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anonymous

  • one year ago

Which logarithmic graph can be used to approximate the value of y in the equation 2^y = 3?

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  1. anonymous
    • one year ago
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    @johnweldon1993 @kohai @KyanTheDoodle @Loser66

  2. anonymous
    • one year ago
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    @sasogeek

  3. anonymous
    • one year ago
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    @Luigi0210 @Whitemonsterbunny17

  4. KyanTheDoodle
    • one year ago
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    Honestly, I have no idea.

  5. anonymous
    • one year ago
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    it's alright @KyanTheDoodle , thank you

  6. anonymous
    • one year ago
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    If the y was an x, do you know what the graph would look like?

  7. anonymous
    • one year ago
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    No

  8. anonymous
    • one year ago
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    Let's identify what we know. Is 2^y ever negative? Is it ever 0?

  9. anonymous
    • one year ago
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    No

  10. anonymous
    • one year ago
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    What happens as y gets larger? What happens when y is negative?

  11. anonymous
    • one year ago
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    if it's negative the graph goes down i think and the exponent determines which way it goes,

  12. anonymous
    • one year ago
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    With a larger and larger negative exponent, it gets closer and closer to 0. With a larger and larger positive exponent, it gets larger and larger. So, we're looking for the graph that never results in a negative x value. It gets closer to 0 with the larger negative y, and gets further and further from the y axis as y gets larger. Which of the graphs follows this pattern?

  13. anonymous
    • one year ago
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    I eliminated B and c because they look they're getting close to zero and D is increasing in y value but to the negative so i think the answer is "A"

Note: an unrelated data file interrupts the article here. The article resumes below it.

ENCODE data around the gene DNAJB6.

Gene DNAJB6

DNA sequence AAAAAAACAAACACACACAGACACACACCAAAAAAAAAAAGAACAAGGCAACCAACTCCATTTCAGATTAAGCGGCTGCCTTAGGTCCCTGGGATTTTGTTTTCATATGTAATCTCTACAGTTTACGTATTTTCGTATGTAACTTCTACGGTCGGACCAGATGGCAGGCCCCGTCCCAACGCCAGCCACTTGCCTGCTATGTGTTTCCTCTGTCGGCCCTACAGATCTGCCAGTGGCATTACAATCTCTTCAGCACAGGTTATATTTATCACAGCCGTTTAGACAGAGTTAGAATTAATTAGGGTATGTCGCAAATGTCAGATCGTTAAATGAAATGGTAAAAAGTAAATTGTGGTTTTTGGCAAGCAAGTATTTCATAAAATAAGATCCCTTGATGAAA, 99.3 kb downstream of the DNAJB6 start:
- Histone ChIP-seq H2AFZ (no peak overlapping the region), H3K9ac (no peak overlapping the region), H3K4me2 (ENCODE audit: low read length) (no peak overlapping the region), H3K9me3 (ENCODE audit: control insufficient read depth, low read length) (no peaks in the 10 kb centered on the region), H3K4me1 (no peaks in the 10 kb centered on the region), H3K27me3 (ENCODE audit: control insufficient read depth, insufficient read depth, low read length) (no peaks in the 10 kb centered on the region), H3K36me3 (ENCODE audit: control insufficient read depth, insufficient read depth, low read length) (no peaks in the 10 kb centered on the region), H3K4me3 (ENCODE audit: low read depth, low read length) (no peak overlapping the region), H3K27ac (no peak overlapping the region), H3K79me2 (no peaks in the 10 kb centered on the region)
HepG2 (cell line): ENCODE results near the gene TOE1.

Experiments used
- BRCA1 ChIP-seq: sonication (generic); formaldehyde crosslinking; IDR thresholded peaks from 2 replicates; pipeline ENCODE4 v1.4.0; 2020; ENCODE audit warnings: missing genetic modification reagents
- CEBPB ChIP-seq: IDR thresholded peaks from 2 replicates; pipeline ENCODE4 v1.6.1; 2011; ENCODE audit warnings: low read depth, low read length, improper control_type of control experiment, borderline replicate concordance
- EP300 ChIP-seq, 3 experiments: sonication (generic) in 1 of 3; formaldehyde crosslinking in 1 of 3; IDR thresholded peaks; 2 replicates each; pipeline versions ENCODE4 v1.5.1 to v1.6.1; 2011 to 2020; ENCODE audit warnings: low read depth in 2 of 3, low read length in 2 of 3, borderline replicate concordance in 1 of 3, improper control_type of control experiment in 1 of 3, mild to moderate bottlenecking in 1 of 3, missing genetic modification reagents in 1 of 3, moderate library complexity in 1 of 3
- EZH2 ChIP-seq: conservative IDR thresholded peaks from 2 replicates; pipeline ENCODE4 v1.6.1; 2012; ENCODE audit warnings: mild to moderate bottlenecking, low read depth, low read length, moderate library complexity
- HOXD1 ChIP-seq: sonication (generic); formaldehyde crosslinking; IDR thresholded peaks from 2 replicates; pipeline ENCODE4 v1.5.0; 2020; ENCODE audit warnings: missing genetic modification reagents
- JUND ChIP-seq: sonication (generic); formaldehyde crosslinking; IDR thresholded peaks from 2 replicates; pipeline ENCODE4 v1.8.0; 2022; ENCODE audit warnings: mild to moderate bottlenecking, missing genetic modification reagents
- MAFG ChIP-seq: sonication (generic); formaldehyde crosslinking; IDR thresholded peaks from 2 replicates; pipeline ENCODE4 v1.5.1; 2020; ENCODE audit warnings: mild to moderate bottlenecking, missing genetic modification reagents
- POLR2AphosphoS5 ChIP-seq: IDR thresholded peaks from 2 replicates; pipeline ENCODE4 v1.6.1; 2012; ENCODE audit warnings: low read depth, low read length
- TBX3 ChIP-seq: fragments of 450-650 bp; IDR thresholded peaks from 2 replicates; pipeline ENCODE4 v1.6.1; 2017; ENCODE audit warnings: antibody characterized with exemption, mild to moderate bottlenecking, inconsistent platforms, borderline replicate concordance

14. anonymous
    • one year ago
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    A goes into the negative x values, so it can't be A. So does D.

  15. anonymous
    • one year ago
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    Is B increasing in y value the most?

  16. anonymous
    • one year ago
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    I'm not sure what you mean by that. We're looking for the graph of the equation: 2^y We know what this will do in certain situations (such as it will never go negative). This means we can eliminate graphs A and D, as the line shown on there goes into negative X values.

  17. anonymous
    • one year ago
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    After that, we can look at 2^1 = 2 and 2^0 = 1 to eliminate one of the other two graphs.

  18. anonymous
    • one year ago
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    why did you have them to the ^1 and ^0

  19. anonymous
    • one year ago
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    Those are the results when y = 1 and y = 0. We can see which graph of the remaining two goes through the correct points. y = 0: 2^0 = 1 So we look for the point where x=1 and y=0, and see if the graph goes through that point.

  20. anonymous
    • one year ago
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    i see that in C

  21. anonymous
    • one year ago
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    i'm sorry for taking long my internet connection was slow

  22. anonymous
    • one year ago
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    @Vandreigan

  23. anonymous
    • one year ago
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    Yep, C. It follows all the patterns :)

  24. anonymous
    • one year ago
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    alright, thank you so much for your help.. i appreciate it @Vandreigan

  25. anonymous
    • one year ago
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    My pleasure :)

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